Markey challenges Democratic Senate campaign opponents to climate change debate

Markey challenges Democratic Senate campaign opponents to climate change debate
© Stefani Reynolds

Sen. Ed MarkeyEdward (Ed) John MarkeyDemocratic senators call on domestic airlines to issue cash refunds for travelers Overnight Energy: Critics blast EPA move as 'license to pollute' during pandemic | Trump expected to roll back Obama mileage standards| Group plans to sue over rollback of water law Hillicon Valley: Twitter says Chinese official's virus disinformation doesn't violate rules | Hackers target WHO | Senators urge agencies to stop coronavirus robocalls MORE (D-Mass.) on Saturday challenged his fellow Democratic Senate candidates to a climate change debate.

“I was very disappointed at the Democratic National Committee’s refusal to hold a climate change debate for our presidential candidates,” Markey said in a video. “In Massachusetts, we should do better than that.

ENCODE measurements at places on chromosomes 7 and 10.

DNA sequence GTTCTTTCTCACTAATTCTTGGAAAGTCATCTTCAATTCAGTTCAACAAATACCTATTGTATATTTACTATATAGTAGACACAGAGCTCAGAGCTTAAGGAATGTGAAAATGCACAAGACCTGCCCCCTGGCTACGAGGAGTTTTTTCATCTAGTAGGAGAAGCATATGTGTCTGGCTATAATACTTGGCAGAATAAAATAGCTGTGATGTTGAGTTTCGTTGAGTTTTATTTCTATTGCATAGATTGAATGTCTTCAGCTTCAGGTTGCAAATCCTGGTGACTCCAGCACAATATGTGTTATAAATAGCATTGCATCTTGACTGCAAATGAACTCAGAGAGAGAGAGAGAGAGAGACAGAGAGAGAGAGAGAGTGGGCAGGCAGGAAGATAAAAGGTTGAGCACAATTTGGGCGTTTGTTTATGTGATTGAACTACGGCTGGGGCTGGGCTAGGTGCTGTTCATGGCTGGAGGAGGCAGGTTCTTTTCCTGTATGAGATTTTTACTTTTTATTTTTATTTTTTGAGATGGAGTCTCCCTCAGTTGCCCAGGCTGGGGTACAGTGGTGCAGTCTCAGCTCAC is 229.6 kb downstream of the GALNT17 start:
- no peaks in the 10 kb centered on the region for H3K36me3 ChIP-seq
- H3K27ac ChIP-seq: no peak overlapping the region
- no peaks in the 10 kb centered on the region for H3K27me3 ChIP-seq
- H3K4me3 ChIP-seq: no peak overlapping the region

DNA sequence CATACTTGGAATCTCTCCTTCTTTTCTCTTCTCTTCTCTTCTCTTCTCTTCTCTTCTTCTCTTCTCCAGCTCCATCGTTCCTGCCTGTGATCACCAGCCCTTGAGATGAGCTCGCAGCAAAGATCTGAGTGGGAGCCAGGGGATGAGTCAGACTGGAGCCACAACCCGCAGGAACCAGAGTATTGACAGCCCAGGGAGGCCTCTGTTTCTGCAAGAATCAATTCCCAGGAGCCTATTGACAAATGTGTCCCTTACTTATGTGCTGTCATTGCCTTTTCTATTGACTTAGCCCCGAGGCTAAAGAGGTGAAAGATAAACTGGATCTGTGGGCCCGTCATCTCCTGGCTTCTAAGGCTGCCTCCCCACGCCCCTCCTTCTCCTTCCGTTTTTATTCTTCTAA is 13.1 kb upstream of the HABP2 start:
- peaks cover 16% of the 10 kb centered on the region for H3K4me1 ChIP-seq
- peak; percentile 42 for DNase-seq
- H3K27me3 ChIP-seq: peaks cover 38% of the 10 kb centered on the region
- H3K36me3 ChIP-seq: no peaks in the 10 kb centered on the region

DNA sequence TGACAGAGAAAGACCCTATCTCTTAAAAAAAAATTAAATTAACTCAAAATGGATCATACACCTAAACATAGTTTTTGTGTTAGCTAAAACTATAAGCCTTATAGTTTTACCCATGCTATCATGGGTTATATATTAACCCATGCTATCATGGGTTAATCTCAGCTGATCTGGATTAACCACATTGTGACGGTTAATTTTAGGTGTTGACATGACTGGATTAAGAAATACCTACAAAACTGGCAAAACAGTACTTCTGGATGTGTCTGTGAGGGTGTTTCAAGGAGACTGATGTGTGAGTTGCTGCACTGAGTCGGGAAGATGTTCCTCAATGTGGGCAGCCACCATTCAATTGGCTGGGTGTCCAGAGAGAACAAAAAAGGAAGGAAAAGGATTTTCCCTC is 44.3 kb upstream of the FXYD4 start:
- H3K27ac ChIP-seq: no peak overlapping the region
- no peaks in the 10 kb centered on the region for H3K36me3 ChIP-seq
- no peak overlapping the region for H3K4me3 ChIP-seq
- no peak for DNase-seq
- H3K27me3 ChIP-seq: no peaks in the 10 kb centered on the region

In his video, Markey names three primary challengers: Boston lawyer Shannon Liss-Riordan, actor Steve Pemberton and Rep. Joe KennedyJoseph (Joe) Patrick KennedyThe Hill's Morning Report - Presented by Airbnb - Senate overcomes hurdles, passes massive coronavirus bill How campaigns are adapting to coronavirus The Hill's Campaign Report: Three states holding primaries despite coronavirus MORE III (D-Mass.), who formally launched his Senate bid on Saturday morning.

“So today, I’m challenging environmental groups in Massachusetts who have shown the greatest commitment to fighting climate change to sponsor this debate and establish a format that will provide the best opportunity for voters to hear from all of the candidates for the next generation,” Markey said.

Markey suggested that the debate take place during the week of Nov. 11, saying, “We can’t wait.”


“I thank all of my opponents in advance and all of the people of Massachusetts who show me every day how committed they are to fighting the climate crisis,” he said. “Together we can save our planet.”

Markey’s announcement comes after the Democratic National Committee voted down a proposal for a presidential primary debate focused on climate change despite facing mounting pressure from environmental groups and some White House candidates.